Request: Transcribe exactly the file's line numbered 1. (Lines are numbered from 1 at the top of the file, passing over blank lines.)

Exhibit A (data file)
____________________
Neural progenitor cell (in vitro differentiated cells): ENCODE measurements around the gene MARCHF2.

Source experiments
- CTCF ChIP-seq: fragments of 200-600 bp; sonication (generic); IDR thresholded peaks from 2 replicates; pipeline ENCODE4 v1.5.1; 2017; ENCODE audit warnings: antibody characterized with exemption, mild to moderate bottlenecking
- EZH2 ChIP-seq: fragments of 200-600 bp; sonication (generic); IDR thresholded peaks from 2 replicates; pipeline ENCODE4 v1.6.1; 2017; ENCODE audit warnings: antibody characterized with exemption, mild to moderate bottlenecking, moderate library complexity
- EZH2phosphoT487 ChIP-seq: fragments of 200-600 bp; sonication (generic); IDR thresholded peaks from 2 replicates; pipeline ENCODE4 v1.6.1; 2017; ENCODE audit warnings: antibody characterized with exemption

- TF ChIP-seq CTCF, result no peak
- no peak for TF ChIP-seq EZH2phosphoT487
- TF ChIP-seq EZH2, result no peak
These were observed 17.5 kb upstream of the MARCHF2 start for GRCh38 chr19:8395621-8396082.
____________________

Neural progenitor cell (in vitro differentiated cells): ENCODE measurements around the gene MARCHF2.